And so, while stats are fun, and I like to look up someone’s “yards per attempt,” at the end of the day, I want to watch that run. The stats are fun, and they help inform your winning. But if there’s no heart behind it, I really don’t think, like everything else, it’s going to succeed for a long time. As long as football is popular, fantasy is going to be popular. I don’t think math is wildly popular.

Pablo Torre: I would argue that the larger impact of fantasy football might be just introducing mathematical fluency to a lot of people who may not have given a shit about it. And it's interesting that fantasy football is the Trojan horse for math for a lot of people who, if I may stereotype broadly, maybe didn't care so much about math in a broader context.

Will the NFL Ever Embrace Fantasy?

Brad Evans: If you watch the NFL Network nowadays, some of the new programming that’s out there—Good Morning Football, for example—does cater to fantasy fans in segments. So it’s kind of the elephant in the room, and they throw the elephant an apple once in awhile and say, “Chew on this.” Or a couple of peanuts. But they don’t fully keep feeding the elephant. So I think the NFL, in its independence, is trying to decide what direction to go and who to cater to exactly.

Pablo Torre: My sense is that if the NFL wanted to own this, as in bring it internally as opposed to having every media company or website have their own league platform, they would have done that already. My sense is that they understand that there are landmines… [As a general manager], you may love the idea that fantasy football is bringing your business to another level. You're expanding it, you're giving people that maybe don't watch football obsessively reasons to invest in your games. But in terms of trying to monopolize it, I think that raises questions. Like, you're really encouraging everybody to not care about your team exclusively? It's weird. You're then logically suggesting that as competitive as you are, if you’re the Steelers, you also want this guy out there to really give a shit about [Cincinnati Bengals quarterback] Andy Dalton in a way that makes him care less about [Steelers quarterback] Ben Roethlisberger. That's weird. That doesn't really make sense.

We are getting away from physical pain as this glamorous thing in football.

Chuck Klosterman: It’s sort of the same as: What would be more exciting than if, in the summer, the NBA had a 16-player, winner-take-all, million-dollar, one-on-one tournament? But they’ll never do it because these pro leagues are still in a position where they have to work under the impression that their motives are the same that they were in the ’50s, that this is not just a money game. This is some extension of the great part of America, and they can’t do things like this. I’m sure the NFL would love to be like, “Well, we’re going to take over sports gambling.” Still, could they justify taking over fantasy football? They could have in 1995. It wasn’t that big of a deal. If they had done that, they would have completely cornered the market. But they just sort of were like, “This is just what losers do.” So it took them a long time to get over that perception that the only people who play fantasy sports were guys sitting in their basement.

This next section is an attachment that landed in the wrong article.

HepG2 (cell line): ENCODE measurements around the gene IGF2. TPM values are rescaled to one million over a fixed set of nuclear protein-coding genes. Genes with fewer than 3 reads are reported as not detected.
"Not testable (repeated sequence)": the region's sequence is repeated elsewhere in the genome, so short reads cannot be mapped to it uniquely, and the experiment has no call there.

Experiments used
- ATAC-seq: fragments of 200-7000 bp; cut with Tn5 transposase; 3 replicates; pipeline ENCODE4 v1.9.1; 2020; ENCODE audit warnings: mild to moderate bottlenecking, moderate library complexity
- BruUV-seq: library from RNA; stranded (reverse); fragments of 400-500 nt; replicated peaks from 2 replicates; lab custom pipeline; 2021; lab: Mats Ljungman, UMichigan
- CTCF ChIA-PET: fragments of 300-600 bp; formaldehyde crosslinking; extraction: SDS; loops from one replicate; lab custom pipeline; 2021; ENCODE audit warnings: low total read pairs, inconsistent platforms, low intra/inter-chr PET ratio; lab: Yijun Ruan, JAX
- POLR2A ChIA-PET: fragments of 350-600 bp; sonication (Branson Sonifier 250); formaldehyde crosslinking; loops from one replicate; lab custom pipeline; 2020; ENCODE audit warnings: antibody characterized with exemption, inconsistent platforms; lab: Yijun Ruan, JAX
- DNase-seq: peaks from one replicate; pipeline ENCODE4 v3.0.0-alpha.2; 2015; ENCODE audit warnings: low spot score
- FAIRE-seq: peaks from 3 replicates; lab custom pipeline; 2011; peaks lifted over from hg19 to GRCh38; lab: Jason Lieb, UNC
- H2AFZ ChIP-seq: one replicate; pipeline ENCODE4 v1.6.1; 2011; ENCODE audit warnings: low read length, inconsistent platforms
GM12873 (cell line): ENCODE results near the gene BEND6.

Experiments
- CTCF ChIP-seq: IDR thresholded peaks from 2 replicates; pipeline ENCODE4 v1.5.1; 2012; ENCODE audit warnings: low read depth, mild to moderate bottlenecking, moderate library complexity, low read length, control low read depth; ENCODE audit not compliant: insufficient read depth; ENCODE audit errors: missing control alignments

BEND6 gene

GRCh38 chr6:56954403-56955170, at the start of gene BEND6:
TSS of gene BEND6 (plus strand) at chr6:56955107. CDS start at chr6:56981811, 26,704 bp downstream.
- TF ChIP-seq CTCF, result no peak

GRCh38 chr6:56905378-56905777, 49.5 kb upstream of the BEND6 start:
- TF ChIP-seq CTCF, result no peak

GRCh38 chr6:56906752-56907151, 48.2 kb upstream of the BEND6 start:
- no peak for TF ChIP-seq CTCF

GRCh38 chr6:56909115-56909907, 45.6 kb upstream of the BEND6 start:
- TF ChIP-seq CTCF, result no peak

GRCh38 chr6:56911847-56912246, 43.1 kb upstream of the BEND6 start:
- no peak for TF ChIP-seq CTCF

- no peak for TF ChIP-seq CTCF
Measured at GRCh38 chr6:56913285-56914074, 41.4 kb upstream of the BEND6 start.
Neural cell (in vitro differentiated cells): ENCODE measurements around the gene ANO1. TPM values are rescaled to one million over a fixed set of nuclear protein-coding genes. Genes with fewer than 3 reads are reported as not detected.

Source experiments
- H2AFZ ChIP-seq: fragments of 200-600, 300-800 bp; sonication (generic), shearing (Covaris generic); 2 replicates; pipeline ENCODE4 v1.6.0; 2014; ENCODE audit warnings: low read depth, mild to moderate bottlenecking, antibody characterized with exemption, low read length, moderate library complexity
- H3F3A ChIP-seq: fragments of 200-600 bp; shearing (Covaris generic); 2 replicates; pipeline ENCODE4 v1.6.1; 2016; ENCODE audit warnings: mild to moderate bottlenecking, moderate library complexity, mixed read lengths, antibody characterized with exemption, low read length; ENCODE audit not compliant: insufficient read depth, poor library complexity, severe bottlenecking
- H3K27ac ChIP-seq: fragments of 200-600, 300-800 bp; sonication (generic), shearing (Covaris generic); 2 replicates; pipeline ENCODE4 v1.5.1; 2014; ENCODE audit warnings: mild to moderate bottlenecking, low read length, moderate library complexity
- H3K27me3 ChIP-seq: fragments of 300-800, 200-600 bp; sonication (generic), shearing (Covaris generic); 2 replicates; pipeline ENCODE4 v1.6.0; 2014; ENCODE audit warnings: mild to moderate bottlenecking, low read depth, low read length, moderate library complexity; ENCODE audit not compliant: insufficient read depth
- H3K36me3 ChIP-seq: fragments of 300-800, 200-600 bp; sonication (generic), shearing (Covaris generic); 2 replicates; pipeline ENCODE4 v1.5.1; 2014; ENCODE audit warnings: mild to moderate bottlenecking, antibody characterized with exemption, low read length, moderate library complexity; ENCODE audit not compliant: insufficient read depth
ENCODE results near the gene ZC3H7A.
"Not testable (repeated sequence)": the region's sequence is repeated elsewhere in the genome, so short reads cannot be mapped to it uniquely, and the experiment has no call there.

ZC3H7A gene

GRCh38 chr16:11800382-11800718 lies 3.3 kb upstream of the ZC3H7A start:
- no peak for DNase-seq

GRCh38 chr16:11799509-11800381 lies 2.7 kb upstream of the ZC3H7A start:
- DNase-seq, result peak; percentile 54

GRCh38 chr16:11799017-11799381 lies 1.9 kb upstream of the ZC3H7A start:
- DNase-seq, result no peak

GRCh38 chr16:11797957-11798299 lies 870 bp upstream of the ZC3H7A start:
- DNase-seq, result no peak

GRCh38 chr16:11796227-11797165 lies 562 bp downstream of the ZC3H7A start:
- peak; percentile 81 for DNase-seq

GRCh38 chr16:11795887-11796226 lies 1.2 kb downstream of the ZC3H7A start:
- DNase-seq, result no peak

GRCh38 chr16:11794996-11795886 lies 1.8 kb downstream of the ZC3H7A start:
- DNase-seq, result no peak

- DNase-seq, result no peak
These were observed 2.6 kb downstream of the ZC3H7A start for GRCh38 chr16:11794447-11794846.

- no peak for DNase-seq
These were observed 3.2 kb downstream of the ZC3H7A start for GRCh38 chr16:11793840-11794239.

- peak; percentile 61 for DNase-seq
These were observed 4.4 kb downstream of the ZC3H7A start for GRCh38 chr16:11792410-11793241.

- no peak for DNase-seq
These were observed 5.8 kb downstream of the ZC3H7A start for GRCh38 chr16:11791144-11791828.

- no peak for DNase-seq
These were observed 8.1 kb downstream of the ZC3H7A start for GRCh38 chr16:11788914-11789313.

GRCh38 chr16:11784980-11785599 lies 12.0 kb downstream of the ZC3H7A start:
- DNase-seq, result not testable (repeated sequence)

Liz Loza: If the Raiders do in fact move to Las Vegas, then that’s gonna be telling in how chummy [NFL Commissioner Roger] Goodell is willing to get, at least outwardly, with the fantasy community. There’s obvious revenue incentive involved in welcoming the fantasy community into the NFL, which I think he’s doing. And so if that’s not gonna happen, then there’s a grand rapid-level stream of potential money that’s not going to be available.

Pablo Torre: Purely logically, by barring daily fantasy, you are trying to prevent the logical conclusion of something from happening. As a product, clearly it's popular. And as a thing that's worthy of regulation, once leagues realize it's happening and it's going to keep getting more popular to gamble, to have stakes on games that they don't otherwise care about, I would be shocked if daily fantasy was somehow eradicated. The trick for the leagues is [how to regulate it]. It reminds me of what parents say when they know their kids are smoking weed. It’s like: As long as you do it inside the house! But we don't want you going to some weird offshore betting site because who knows… And that's fair. And as weird as that is and as hypocritical as that is, I kind of get where they're coming from. At least they can get a cut, they can manage it, without exactly endorsing it and without formally giving your children the metaphorical joint.